Sci. Signal., 4 September 2012
Circadian Biology Modulating the Clock
L. Bryan Ray
Science, Science Signaling, AAAS, Washington, DC 20005, USA
Because of the close association of the circadian clock with a wide range of physiological processes, identification of clock-modulating small molecules may prove useful for the treatment of circadian-related disorders, which include circadian sleep disorders, cardiovascular disease, cancer, and metabolic disease. Hirota et al. screened for chemical compounds that affected the period of the circadian clock in a human osteosarcoma cell line. A carbazole derivative named KL001 appeared to act by inhibiting proteolytic degradation of the cryptochrome proteins, which in turn caused a lengthening of the circadian period. KL001 also inhibited glucagon-induced gluconeogenesis in primary cultures of mouse hepatocytes.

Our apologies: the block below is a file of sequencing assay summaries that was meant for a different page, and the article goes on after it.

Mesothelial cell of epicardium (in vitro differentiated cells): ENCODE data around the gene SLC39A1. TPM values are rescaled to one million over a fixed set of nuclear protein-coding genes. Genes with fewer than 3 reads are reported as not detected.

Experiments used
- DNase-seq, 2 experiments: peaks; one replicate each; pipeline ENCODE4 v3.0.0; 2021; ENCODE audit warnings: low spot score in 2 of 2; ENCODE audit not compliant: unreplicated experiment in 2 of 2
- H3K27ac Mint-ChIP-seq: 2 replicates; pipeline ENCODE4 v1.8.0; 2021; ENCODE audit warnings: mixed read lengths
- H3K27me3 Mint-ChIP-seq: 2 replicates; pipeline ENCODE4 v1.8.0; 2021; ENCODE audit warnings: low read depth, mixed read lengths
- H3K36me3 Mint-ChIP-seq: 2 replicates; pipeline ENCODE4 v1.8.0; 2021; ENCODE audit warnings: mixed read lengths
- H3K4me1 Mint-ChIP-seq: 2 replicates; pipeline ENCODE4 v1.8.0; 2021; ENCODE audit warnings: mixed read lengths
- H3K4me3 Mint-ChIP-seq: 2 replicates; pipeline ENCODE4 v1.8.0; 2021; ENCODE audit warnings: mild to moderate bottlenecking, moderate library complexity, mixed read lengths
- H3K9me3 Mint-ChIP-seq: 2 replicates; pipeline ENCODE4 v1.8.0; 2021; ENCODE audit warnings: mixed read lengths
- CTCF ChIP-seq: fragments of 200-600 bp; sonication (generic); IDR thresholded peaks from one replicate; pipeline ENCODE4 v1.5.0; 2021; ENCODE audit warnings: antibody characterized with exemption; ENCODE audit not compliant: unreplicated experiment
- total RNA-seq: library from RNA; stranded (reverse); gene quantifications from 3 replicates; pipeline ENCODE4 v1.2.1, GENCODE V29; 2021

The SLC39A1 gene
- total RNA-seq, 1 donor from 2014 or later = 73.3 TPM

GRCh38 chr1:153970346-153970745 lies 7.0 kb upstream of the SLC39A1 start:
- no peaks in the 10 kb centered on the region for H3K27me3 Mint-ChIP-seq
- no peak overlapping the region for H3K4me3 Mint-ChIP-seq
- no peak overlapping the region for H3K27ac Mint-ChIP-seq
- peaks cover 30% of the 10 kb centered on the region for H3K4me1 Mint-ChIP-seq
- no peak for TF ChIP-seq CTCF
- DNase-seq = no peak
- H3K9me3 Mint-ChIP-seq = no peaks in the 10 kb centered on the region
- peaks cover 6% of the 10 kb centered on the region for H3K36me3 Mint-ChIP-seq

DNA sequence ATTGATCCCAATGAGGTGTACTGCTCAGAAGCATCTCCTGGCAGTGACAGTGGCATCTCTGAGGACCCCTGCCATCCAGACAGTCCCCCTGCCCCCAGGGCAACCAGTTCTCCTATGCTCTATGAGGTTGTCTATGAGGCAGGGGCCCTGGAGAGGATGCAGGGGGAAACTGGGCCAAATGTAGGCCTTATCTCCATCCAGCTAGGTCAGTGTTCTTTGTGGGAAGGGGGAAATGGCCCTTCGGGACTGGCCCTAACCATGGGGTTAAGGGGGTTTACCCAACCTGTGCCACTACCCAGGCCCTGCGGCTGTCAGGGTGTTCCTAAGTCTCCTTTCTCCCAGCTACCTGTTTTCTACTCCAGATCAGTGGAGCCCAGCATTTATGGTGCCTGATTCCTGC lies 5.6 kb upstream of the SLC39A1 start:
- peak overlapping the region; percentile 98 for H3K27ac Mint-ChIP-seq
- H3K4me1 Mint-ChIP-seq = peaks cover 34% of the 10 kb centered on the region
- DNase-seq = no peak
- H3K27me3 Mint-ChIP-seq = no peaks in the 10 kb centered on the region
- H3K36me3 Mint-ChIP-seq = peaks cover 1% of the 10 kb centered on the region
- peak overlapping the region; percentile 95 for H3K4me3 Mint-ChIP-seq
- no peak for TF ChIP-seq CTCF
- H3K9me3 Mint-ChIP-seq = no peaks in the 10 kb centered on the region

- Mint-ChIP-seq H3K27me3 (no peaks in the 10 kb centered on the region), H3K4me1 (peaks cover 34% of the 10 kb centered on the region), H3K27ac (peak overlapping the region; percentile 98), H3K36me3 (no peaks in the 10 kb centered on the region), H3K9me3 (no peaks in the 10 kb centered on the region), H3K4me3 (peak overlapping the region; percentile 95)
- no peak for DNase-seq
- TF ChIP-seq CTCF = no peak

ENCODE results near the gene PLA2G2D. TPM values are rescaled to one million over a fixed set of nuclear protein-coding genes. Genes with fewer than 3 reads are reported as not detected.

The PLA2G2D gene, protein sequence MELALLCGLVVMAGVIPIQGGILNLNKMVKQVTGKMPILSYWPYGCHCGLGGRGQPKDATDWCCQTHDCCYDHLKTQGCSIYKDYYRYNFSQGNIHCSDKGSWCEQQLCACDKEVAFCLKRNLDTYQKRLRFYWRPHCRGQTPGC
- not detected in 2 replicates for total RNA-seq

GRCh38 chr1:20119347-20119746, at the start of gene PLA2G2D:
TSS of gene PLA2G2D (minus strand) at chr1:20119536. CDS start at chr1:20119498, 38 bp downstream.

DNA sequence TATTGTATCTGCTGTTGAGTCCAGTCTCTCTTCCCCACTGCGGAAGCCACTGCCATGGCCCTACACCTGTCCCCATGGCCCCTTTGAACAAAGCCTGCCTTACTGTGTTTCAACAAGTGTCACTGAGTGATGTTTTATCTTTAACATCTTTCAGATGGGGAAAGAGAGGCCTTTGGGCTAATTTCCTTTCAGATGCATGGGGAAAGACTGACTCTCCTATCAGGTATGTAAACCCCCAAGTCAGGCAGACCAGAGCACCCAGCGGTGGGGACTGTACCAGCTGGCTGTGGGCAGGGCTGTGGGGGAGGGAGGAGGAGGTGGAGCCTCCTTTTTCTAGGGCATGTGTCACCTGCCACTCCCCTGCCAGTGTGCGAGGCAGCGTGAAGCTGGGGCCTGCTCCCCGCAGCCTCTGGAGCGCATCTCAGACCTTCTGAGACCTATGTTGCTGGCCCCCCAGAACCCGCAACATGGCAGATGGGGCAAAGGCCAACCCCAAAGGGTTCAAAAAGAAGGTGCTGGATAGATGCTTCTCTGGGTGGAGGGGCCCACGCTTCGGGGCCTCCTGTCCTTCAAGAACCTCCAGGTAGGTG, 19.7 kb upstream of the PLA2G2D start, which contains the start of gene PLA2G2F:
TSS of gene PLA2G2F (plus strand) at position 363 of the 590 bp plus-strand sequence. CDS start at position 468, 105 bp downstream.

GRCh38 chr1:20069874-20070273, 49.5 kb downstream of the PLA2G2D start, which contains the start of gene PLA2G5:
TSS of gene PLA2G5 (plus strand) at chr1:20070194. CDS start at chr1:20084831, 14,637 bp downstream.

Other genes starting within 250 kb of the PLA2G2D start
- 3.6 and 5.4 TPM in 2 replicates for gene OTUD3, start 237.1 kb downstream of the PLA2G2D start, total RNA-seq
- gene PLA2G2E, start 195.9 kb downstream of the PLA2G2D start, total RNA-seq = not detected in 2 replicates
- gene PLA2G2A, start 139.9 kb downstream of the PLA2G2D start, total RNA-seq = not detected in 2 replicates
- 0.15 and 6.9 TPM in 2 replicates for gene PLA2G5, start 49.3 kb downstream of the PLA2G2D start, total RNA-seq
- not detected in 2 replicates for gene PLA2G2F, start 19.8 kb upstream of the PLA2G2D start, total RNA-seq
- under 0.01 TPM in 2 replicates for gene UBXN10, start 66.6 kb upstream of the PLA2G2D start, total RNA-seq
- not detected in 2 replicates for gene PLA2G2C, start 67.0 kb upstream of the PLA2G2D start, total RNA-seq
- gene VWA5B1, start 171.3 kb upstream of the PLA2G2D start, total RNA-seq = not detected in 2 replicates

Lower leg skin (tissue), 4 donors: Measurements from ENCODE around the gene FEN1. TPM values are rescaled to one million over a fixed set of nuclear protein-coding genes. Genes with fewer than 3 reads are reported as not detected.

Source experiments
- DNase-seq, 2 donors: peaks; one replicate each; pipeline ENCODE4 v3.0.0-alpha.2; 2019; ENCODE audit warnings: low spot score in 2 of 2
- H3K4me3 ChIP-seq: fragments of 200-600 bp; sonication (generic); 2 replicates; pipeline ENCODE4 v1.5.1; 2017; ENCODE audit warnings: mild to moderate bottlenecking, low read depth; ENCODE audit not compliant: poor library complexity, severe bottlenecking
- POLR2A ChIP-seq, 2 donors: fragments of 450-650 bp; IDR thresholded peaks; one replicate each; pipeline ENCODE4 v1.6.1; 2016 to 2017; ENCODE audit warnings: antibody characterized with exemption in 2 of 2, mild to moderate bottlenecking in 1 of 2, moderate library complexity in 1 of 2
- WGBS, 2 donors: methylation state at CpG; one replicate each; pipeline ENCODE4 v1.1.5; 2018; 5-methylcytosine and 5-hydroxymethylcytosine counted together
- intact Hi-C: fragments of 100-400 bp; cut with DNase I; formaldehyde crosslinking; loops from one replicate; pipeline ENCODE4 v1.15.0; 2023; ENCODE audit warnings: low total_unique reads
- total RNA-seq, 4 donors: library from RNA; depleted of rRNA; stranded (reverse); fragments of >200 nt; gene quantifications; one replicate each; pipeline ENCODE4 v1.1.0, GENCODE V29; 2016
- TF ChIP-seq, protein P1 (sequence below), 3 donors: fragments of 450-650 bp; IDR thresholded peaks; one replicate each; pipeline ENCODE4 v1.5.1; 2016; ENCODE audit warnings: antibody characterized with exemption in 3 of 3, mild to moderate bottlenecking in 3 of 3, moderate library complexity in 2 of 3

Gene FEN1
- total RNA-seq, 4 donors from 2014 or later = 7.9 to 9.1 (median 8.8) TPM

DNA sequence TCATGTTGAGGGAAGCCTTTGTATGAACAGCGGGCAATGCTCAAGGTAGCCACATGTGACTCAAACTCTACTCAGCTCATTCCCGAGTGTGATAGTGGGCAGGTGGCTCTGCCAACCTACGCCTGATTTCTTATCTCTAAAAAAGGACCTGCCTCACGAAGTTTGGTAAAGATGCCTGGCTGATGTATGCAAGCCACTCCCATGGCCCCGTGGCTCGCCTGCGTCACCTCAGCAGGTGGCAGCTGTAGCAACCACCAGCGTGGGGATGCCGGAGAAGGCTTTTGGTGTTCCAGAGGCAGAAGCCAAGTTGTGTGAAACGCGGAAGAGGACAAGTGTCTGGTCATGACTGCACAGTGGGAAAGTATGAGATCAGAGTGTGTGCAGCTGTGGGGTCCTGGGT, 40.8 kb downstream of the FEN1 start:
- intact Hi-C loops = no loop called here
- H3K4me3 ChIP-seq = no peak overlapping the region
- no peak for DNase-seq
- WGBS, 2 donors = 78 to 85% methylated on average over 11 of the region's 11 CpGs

T. Hirota, J. Wook Lee, P. C. St. John, M. Sawa, K. Iwaisako, T. Noguchi, P. Y. Pongsawakul, T. Sonntag, D. K. Welsh, D. A. Brenner, F. J. Doyle III, P. G. Schultz, S. A. Kay, Identification of small molecule activators of cryptochrome. Science 337, 1094–1097 (2012). [Abstract] [Full Text]
Citation: L. B. Ray, Modulating the Clock. Sci. Signal. 5, ec235 (2012).
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